On the latter front, the country is struggling to match the employment aspirations of the IT graduates of the class of 2002, many of whom have yet to find the well-paying jobs that their counterparts enjoyed pre-boom circa 2000. According to the Irish Computer Society, disillusionment amongst college graduates may result in fewer applications for university places on IT courses resulting in Ireland being unable to field the 14,000 IT graduates that are predicted to be in demand by 2005 when a full IT industry recovery is under way.
In terms of cost, Ireland is at a stalemate position. Still regarded as having an economy the envy of Europe, the country is in danger of resting on its laurels and allowing costs to spiral dangerously out of control. Many of the companies that have outsourcing operations in Ireland — IBM, Accenture and EDS — also have equivalent outsourcing operations in emerging IT powerhouses such as India. Dublin, where many of these companies have operations, is already being labelled one of the most expensive cities in Europe to live — this means wage inflation to cope with the cost of living.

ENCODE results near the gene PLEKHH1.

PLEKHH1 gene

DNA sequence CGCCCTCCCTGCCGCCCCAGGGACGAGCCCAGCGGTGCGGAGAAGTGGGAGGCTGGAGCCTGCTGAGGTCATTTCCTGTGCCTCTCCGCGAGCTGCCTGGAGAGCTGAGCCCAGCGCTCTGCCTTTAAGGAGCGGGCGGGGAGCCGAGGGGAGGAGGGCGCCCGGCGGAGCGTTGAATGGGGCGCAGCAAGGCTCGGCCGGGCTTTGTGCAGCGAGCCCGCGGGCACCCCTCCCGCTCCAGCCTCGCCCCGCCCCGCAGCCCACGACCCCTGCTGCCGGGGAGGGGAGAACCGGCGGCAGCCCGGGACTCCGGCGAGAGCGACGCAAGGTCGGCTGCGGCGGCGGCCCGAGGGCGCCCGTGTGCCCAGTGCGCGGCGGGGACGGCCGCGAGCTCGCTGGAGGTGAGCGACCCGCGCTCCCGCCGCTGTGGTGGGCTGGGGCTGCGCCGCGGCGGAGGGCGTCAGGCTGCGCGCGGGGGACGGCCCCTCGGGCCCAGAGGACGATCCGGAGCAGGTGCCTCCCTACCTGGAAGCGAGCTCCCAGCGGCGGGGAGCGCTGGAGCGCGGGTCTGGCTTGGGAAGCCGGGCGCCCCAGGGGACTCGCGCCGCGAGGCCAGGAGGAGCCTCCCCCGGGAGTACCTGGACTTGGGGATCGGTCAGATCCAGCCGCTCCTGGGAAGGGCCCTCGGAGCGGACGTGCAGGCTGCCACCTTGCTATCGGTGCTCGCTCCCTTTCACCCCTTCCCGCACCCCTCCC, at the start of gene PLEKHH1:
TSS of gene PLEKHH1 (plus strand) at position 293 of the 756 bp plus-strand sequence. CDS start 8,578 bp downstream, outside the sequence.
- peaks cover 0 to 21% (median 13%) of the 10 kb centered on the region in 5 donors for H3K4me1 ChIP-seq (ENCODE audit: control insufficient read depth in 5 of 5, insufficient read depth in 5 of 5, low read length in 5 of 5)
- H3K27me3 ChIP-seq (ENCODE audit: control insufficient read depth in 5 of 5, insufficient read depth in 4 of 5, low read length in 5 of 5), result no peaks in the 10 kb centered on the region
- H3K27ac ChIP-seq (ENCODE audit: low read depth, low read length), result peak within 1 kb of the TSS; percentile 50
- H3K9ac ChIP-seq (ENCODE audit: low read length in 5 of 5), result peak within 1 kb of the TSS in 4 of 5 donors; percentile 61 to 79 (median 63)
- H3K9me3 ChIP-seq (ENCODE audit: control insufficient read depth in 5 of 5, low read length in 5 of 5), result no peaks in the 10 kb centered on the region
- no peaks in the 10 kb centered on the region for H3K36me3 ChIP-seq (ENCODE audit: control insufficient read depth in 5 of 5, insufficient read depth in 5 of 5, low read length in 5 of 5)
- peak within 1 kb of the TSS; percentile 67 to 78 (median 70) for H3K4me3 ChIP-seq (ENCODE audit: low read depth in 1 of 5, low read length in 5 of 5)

In terms of being an attractive market for outsourcing itself, the Irish market is finite. While outsourcing as a principle grew steadily in the US and Europe over the past 10 years, Irish firms by virtue of their size tended to ignore outsourcing as a real strategy. Only in the past three years has this changed, and even firms with less than 20 employees are approaching IT and business process outsourcing (BPO) in a meaningful way.